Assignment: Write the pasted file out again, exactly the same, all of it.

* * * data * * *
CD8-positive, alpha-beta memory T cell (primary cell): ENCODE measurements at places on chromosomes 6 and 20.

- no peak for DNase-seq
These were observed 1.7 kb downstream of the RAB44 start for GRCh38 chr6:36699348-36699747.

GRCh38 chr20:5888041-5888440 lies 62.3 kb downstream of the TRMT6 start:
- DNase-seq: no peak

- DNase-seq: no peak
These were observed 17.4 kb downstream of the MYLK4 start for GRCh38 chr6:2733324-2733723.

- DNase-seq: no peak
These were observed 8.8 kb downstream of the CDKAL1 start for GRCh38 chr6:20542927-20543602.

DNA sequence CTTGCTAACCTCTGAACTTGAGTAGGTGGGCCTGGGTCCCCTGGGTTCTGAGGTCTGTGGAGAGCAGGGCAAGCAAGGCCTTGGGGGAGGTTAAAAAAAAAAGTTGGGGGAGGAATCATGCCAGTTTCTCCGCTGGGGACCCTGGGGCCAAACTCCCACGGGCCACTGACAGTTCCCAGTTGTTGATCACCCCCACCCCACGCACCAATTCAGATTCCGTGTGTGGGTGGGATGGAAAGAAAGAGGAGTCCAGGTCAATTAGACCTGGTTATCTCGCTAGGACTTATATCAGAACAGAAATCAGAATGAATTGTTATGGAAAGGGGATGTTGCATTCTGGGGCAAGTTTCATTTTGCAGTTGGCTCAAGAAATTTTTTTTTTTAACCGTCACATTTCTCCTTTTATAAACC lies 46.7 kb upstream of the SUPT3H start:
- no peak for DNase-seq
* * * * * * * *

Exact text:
CD8-positive, alpha-beta memory T cell (primary cell): ENCODE measurements at places on chromosomes 6 and 20.

- no peak for DNase-seq
These were observed 1.7 kb downstream of the RAB44 start for GRCh38 chr6:36699348-36699747.

GRCh38 chr20:5888041-5888440 lies 62.3 kb downstream of the TRMT6 start:
- DNase-seq: no peak

- DNase-seq: no peak
These were observed 17.4 kb downstream of the MYLK4 start for GRCh38 chr6:2733324-2733723.

- DNase-seq: no peak
These were observed 8.8 kb downstream of the CDKAL1 start for GRCh38 chr6:20542927-20543602.

DNA sequence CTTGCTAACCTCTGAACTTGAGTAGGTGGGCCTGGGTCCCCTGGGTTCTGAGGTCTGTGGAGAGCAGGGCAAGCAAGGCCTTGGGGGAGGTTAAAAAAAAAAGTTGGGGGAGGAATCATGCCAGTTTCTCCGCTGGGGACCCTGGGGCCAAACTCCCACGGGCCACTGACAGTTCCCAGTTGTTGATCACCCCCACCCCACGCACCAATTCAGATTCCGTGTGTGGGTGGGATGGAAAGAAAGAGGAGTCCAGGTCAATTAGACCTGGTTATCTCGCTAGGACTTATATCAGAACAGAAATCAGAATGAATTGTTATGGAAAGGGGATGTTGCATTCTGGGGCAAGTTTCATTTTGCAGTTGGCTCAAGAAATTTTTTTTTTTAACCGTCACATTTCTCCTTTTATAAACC lies 46.7 kb upstream of the SUPT3H start:
- no peak for DNase-seq